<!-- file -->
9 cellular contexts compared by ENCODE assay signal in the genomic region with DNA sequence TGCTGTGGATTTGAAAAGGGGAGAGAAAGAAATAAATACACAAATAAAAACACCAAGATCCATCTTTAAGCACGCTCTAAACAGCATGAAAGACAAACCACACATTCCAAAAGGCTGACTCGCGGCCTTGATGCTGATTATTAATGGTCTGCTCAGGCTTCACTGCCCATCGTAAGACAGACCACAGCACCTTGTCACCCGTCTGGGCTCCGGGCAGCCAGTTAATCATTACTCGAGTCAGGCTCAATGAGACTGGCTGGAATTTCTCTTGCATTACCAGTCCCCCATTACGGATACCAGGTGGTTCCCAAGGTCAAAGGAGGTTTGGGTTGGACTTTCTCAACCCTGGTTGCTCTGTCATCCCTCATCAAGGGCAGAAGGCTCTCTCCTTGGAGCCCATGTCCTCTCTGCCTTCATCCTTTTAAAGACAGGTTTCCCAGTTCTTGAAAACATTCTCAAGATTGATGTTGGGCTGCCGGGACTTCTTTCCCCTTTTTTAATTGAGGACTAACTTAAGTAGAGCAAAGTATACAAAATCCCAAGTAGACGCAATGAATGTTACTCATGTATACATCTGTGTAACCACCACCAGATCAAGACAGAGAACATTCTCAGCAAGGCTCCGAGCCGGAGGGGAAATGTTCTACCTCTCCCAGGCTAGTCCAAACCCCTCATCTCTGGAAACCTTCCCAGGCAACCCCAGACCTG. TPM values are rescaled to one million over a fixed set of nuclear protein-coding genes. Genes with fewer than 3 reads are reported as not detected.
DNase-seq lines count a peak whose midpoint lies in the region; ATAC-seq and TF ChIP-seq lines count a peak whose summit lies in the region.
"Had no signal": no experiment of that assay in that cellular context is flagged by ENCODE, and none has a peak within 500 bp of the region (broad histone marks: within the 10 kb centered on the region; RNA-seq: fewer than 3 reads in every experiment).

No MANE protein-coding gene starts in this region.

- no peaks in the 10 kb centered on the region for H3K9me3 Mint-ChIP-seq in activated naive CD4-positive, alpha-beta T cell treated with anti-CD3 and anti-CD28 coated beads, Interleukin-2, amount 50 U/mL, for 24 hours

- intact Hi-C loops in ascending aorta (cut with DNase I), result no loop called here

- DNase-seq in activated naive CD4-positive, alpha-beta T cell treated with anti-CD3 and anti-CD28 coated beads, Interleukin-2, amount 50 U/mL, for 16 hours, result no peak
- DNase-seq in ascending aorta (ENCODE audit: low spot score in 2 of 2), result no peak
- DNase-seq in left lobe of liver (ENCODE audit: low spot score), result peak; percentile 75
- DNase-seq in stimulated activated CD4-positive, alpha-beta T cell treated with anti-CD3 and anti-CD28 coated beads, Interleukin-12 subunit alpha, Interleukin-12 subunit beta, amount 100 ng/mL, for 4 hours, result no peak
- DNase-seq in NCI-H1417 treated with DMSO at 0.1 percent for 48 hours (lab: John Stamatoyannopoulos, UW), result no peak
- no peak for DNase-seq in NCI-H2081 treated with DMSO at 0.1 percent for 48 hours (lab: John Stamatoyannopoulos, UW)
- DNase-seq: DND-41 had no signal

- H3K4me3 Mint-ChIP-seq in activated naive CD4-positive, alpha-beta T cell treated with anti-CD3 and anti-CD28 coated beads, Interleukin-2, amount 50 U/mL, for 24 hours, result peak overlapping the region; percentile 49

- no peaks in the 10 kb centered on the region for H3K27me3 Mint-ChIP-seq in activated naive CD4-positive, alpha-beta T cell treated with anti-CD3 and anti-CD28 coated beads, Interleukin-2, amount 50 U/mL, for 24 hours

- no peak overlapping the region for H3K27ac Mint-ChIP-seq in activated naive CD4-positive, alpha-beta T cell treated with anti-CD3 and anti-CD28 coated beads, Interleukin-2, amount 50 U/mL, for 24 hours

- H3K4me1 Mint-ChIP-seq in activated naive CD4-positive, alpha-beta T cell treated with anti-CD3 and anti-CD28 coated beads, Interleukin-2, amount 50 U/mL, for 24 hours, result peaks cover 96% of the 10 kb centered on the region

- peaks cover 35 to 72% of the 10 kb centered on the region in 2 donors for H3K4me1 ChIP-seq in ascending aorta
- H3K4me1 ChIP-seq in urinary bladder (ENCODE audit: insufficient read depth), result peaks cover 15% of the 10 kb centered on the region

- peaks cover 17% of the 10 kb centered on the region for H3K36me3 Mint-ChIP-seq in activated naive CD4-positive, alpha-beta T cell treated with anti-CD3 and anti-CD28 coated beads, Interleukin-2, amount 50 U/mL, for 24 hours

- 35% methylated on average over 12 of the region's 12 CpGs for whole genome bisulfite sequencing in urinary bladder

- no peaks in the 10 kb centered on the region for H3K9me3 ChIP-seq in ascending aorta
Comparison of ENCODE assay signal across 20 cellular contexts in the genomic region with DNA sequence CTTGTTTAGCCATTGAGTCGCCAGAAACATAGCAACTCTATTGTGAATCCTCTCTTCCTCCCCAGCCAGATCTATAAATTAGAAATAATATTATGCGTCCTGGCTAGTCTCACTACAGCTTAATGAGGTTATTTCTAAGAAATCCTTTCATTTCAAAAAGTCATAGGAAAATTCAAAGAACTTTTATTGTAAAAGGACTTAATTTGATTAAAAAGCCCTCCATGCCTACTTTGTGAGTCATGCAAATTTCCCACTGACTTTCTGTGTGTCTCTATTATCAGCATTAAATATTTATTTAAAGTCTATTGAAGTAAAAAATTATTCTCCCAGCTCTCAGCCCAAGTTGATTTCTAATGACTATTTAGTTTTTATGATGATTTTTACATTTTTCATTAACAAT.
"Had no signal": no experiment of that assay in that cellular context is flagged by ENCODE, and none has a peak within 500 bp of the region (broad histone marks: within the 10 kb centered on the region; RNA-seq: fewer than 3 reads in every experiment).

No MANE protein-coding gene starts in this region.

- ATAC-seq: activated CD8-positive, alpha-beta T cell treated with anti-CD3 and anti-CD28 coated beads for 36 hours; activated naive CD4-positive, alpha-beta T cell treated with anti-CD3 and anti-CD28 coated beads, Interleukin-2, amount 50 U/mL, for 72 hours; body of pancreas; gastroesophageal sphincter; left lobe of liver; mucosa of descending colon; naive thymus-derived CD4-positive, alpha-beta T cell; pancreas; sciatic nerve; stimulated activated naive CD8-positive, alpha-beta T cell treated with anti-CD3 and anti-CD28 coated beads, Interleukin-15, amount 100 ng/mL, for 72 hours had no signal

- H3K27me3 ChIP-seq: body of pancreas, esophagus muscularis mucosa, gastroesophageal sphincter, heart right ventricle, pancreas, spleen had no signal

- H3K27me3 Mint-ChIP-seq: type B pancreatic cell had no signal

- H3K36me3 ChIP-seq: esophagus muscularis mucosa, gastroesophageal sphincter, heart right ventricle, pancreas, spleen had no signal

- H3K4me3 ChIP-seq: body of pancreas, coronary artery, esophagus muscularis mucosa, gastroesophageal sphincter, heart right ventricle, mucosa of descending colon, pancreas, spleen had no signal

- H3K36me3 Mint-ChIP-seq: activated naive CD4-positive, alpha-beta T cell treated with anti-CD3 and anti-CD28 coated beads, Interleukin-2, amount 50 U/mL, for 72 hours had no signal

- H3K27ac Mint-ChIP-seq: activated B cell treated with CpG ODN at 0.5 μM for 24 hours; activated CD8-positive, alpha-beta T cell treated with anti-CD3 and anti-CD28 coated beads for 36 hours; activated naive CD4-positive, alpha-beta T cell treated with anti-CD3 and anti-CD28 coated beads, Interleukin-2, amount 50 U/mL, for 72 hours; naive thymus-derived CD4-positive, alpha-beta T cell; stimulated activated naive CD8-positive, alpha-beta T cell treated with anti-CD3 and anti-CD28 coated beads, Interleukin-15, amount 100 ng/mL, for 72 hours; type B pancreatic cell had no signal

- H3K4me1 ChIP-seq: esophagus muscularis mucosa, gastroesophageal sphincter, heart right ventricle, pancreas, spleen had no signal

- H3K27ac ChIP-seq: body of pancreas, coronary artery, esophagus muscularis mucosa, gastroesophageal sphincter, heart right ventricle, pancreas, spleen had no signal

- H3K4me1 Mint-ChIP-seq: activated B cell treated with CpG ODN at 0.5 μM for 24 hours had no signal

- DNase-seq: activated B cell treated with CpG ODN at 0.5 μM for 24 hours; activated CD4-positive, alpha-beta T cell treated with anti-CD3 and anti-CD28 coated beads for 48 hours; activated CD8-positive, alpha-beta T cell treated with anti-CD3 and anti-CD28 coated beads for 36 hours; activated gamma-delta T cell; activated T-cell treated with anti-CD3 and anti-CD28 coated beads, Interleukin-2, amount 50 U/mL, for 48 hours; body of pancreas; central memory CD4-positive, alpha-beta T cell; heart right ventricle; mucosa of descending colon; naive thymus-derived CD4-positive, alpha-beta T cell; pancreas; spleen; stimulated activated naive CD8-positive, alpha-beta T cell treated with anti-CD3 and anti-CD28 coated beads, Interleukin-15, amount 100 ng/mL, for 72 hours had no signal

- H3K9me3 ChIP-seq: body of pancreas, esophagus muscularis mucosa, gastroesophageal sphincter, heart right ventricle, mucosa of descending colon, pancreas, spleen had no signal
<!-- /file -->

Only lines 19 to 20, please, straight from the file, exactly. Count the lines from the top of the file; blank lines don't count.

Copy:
- H3K4me1 ChIP-seq in urinary bladder (ENCODE audit: insufficient read depth), result peaks cover 15% of the 10 kb centered on the region

- peaks cover 17% of the 10 kb centered on the region for H3K36me3 Mint-ChIP-seq in activated naive CD4-positive, alpha-beta T cell treated with anti-CD3 and anti-CD28 coated beads, Interleukin-2, amount 50 U/mL, for 24 hours